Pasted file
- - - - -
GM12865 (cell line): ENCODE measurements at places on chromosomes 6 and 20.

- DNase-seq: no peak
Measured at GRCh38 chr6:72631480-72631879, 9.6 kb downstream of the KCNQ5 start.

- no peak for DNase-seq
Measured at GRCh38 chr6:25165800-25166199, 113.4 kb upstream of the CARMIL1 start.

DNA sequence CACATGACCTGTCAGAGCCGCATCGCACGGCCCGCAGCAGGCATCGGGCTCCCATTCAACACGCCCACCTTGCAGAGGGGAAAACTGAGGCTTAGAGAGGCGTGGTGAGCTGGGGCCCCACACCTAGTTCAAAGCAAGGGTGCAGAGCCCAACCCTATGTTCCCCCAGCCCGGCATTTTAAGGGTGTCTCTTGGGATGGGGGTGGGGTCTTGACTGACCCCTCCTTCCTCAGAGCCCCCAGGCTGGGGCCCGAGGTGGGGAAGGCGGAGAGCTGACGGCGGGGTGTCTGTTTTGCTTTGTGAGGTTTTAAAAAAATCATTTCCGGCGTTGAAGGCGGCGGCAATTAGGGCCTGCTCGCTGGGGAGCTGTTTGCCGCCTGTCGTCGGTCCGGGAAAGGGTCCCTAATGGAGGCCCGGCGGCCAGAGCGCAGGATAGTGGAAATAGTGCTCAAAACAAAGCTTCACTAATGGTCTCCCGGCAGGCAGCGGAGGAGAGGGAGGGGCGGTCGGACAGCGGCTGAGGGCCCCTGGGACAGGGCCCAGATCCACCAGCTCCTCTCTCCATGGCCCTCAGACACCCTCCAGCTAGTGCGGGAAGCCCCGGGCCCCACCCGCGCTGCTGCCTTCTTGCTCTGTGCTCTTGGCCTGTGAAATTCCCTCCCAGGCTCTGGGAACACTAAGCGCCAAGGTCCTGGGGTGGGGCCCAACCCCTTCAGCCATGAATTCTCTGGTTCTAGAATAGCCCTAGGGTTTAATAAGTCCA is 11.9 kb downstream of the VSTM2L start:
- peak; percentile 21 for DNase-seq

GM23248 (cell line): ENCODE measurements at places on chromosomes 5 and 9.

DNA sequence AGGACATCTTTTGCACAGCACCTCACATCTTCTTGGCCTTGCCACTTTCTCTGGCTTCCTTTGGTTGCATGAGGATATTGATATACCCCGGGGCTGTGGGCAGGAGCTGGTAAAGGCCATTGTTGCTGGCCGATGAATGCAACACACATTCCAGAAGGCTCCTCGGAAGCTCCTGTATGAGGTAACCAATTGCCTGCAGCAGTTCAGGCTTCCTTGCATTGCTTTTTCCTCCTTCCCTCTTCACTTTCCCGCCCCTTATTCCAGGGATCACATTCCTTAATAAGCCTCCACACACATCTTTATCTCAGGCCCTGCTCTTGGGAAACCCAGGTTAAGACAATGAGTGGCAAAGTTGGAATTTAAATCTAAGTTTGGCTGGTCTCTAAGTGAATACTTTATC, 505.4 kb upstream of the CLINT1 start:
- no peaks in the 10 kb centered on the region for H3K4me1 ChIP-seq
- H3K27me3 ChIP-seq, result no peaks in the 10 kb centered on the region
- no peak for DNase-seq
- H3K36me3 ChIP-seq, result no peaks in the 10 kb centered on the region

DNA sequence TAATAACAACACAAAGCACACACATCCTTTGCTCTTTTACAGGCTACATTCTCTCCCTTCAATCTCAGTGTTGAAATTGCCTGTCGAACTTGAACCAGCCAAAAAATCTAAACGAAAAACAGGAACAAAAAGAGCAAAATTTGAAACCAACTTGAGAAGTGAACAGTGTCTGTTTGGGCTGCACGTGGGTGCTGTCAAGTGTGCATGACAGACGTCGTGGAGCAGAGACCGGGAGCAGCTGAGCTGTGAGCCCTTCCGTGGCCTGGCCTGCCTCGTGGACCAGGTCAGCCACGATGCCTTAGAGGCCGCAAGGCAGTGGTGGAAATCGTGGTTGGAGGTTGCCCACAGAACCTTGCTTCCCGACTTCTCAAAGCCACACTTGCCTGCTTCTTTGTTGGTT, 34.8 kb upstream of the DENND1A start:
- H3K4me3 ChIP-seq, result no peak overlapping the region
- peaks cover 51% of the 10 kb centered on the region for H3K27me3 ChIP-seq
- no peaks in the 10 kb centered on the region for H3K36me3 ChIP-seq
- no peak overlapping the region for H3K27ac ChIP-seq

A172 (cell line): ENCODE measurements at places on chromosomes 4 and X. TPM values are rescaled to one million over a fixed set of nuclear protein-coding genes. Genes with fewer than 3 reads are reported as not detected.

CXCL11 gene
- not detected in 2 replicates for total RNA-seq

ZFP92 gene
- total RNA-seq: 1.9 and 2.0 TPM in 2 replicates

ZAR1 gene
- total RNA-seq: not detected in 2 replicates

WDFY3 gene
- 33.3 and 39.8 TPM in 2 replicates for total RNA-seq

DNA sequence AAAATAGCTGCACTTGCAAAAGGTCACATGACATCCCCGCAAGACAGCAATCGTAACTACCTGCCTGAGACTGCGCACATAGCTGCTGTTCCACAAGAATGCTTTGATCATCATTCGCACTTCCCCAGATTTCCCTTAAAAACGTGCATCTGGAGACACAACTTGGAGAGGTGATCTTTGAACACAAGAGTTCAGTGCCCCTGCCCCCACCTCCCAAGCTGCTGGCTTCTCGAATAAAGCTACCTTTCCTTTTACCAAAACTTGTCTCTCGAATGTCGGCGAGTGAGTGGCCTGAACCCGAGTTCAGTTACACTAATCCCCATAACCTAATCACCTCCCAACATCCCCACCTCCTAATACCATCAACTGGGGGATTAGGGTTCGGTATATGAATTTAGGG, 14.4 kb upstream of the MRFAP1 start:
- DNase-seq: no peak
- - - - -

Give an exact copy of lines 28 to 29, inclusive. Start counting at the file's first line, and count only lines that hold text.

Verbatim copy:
DNA sequence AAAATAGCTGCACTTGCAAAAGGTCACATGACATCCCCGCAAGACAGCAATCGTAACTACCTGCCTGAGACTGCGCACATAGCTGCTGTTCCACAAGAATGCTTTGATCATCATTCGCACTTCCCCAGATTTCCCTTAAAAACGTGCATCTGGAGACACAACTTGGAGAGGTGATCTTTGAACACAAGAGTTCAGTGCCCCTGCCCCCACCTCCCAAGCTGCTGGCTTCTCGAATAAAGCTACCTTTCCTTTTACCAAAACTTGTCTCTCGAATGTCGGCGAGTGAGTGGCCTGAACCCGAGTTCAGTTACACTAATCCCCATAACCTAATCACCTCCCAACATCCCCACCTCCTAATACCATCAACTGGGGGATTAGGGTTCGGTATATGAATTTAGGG, 14.4 kb upstream of the MRFAP1 start:
- DNase-seq: no peak